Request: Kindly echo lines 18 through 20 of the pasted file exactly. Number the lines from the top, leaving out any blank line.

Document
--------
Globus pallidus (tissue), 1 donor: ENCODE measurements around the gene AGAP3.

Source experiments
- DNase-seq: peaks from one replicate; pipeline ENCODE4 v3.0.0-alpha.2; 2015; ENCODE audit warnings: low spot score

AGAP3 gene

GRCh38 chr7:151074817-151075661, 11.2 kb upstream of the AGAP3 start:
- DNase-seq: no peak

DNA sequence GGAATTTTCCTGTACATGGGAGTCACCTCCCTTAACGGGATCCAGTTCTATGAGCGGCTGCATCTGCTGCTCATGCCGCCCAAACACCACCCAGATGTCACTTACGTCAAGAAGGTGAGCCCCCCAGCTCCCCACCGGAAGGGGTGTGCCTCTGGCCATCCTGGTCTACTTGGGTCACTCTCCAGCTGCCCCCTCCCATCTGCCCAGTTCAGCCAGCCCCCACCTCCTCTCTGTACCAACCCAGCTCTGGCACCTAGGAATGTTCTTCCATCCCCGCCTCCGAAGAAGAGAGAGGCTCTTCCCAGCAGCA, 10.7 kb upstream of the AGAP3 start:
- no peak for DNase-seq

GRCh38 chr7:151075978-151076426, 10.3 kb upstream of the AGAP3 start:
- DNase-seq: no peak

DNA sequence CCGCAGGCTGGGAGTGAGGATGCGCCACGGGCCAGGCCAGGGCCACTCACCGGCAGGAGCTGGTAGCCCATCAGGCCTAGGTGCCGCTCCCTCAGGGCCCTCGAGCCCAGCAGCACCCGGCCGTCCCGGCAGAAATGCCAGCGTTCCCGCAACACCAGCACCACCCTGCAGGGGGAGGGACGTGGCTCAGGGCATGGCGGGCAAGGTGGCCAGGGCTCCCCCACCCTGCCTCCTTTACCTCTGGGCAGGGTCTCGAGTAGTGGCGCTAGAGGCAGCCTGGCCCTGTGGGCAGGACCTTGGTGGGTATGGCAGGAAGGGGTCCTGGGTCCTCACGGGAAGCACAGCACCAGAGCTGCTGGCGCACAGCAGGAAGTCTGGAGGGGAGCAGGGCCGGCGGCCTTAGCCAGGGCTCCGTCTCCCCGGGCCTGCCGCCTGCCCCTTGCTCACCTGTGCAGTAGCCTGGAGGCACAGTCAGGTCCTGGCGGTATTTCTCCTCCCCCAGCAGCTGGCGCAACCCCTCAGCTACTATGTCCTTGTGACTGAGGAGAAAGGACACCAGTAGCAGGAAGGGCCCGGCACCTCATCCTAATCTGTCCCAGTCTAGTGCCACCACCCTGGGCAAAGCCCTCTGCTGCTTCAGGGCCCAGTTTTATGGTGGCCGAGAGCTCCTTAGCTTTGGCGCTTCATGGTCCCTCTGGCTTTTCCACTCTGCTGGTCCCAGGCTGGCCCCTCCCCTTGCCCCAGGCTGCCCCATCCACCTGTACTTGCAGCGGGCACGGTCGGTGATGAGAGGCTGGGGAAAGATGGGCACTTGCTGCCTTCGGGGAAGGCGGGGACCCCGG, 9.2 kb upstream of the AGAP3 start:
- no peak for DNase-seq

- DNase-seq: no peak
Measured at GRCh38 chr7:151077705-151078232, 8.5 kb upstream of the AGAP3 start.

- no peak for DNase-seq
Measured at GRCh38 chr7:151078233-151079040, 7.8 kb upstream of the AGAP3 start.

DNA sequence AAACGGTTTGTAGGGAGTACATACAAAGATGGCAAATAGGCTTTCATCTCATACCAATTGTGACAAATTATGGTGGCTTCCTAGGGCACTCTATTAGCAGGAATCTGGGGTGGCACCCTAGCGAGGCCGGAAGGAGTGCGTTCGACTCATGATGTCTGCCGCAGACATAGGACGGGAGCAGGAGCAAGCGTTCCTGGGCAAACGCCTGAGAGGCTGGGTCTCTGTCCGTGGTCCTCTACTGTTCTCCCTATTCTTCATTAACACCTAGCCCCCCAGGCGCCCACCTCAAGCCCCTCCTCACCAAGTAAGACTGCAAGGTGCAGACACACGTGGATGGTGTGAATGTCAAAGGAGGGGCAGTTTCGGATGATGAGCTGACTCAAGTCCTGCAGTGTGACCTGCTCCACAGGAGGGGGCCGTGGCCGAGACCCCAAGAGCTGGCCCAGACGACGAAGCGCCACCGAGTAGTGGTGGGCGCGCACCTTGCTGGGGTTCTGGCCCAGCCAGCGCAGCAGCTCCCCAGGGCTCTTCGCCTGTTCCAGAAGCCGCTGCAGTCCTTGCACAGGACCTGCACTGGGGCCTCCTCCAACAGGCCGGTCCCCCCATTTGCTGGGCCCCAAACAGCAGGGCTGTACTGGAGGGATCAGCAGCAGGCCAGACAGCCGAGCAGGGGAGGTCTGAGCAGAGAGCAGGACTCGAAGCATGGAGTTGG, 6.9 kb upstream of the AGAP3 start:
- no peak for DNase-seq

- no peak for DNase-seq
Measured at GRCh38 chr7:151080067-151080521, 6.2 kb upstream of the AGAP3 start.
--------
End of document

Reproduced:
- no peak for DNase-seq

- no peak for DNase-seq
Measured at GRCh38 chr7:151080067-151080521, 6.2 kb upstream of the AGAP3 start.